Government-owned British Business Bank Set to Support £100m in Loans to Small Businesses Following Collapse of Carillion

Photo by Terry Robinson via Wikimedia Commons

Today, the government-owned British Business Bank announced that it is set to provide a maximum £100m in funding for loans to small businesses that are affected by the collapse of Carillion, the construction and outsourcing firm.

The financial aid, which will be delivered through high street banks, aims to enable smaller companies which may have experienced losses from the failure of Carillion to have access cheaper finance.

An enterprise finance guarantee can be applied by contractors to Carillion, through which 40 lenders in the United Kingdom are protected from losses in case of the default of the borrowers. The British Business Bank will cover 75 percent of the losses sustained by the banks, in an attempt to make them more willing to lend.

The collapse of Carillion last month has already resulted in 377 job losses among those who are directly employed by the company. However, some analysts fear the knock-on effects on the many small firms which supplied the former FTSE 250 company.

Read more: Government Announces 377 Job Losses in Connection with the Fallout of Carillion

Meanwhile, in recent days, other businesses in the outsourcing sector, such as Capita, have come under pressure from short sellers.

The £100m worth of funding comes after similar pledges amounting to £225m in total from some of the biggest banks of the United Kingdom, including Lloyds, HSBC, and the Royal Bank of Scotland. It only applies to companies with turnovers that are below £41m.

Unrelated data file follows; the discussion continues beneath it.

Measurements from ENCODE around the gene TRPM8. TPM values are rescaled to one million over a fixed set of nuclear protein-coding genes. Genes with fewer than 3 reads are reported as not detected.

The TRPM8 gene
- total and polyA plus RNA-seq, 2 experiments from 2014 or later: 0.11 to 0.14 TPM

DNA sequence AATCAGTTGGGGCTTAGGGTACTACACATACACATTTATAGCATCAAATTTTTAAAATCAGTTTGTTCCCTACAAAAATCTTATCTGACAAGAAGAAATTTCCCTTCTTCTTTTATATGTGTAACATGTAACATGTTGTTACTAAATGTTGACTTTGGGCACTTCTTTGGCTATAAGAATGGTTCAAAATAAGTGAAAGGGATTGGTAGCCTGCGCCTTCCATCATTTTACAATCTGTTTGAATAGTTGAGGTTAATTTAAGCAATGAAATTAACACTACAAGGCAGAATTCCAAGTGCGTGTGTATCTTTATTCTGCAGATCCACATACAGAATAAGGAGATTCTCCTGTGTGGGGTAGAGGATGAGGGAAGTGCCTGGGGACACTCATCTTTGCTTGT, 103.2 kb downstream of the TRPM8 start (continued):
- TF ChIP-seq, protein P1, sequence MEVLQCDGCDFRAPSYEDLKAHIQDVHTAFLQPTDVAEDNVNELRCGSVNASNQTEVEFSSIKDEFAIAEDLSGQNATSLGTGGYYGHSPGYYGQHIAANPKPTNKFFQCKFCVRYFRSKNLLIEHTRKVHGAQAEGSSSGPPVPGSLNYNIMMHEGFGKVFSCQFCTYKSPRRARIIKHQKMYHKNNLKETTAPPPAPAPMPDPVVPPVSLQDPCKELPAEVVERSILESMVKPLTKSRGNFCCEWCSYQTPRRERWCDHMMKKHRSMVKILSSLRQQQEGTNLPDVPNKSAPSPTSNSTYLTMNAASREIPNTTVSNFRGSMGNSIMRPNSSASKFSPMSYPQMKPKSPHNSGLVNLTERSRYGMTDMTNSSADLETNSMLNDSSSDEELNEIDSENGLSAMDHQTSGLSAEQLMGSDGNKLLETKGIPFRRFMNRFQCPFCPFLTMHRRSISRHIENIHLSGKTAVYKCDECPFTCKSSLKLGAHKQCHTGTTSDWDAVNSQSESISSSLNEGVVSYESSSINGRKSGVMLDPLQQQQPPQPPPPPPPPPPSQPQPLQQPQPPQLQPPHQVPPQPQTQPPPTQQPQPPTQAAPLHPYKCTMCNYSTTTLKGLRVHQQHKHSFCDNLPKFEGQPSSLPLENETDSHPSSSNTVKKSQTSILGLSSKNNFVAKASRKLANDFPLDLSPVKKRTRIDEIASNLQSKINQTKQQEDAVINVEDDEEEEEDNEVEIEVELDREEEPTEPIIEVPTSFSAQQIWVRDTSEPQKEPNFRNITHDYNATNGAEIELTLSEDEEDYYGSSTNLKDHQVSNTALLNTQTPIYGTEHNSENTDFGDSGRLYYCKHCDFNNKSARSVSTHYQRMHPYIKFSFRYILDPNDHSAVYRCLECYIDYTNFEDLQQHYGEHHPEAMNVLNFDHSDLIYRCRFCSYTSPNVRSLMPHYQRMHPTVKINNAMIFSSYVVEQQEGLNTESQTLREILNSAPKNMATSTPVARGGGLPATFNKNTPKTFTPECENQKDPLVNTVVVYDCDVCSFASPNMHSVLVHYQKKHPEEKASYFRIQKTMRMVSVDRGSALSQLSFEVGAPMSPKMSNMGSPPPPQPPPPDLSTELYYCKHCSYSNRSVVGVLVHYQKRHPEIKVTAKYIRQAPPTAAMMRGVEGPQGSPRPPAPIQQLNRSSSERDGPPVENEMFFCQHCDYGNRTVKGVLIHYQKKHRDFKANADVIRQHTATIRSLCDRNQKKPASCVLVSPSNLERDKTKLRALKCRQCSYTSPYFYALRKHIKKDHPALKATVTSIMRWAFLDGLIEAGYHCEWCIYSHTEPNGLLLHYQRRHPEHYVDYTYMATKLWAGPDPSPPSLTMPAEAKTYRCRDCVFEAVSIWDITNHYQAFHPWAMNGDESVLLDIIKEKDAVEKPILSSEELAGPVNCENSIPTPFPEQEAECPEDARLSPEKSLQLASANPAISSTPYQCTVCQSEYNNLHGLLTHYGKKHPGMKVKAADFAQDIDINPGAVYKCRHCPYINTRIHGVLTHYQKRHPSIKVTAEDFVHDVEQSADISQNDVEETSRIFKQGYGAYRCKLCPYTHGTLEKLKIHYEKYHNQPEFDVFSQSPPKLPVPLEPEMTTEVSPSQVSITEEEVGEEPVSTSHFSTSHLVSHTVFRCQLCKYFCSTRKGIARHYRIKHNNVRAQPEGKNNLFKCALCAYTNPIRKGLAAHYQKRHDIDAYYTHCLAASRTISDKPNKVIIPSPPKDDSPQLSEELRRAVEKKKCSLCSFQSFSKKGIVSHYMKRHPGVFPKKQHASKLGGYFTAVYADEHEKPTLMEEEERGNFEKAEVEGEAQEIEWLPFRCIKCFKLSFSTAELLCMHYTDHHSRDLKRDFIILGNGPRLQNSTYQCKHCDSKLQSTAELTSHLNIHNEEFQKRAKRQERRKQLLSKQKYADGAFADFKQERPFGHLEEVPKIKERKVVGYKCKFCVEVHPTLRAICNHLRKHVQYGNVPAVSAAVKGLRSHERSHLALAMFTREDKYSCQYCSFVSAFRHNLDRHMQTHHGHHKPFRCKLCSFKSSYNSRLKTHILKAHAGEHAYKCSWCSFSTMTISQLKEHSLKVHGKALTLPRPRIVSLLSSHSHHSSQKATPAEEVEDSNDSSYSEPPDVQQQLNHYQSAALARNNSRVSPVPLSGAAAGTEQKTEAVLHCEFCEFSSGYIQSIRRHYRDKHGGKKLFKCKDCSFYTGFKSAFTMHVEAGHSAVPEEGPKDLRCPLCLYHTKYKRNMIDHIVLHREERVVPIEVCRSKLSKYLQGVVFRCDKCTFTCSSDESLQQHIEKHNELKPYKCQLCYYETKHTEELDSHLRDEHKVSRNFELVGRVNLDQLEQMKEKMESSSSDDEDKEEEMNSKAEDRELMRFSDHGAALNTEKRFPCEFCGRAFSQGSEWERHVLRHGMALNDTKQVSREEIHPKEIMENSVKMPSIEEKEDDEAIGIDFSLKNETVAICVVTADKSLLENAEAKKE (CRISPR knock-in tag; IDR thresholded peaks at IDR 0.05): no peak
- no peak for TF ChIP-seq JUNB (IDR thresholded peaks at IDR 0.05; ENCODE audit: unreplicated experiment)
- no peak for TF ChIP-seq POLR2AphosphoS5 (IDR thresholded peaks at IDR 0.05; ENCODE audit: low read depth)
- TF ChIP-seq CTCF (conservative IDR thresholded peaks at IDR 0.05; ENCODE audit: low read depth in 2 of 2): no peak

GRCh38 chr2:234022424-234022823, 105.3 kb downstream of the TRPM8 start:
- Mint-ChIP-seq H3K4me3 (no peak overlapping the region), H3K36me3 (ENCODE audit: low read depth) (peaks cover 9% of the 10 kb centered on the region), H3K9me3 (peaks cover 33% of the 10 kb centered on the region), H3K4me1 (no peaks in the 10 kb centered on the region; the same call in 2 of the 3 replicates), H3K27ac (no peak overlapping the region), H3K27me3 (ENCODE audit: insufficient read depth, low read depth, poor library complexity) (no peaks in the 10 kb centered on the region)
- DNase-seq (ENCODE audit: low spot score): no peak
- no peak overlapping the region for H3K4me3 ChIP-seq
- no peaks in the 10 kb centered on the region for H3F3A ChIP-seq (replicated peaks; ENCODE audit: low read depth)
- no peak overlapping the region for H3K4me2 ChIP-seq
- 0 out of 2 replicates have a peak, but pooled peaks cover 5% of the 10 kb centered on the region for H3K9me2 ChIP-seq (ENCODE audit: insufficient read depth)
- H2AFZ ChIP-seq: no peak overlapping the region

Greg Clark, the business secretary, stated: “We want to signal very clearly to small and medium-sized businesses who were owed money by Carillion that they will be supported to continue trading.

“The banks have responded to my request by agreeing to support businesses and individuals affected. This further guarantee will help those businesses who may not be able to provide the usual security for a loan.”

Keith Morgan, the chief executive of the British Business Bank, stated: “The enterprise finance guarantee is an important option for smaller businesses who need access to finance, but may not be able to meet a provider’s normal security requirements.

“To help in these exceptional circumstances, we have designed additional flexibility into EFG that could be particularly suitable for firms in the Carillion supply chain. We would encourage lenders to work with their customers to use these new flexibilities to meet their needs.”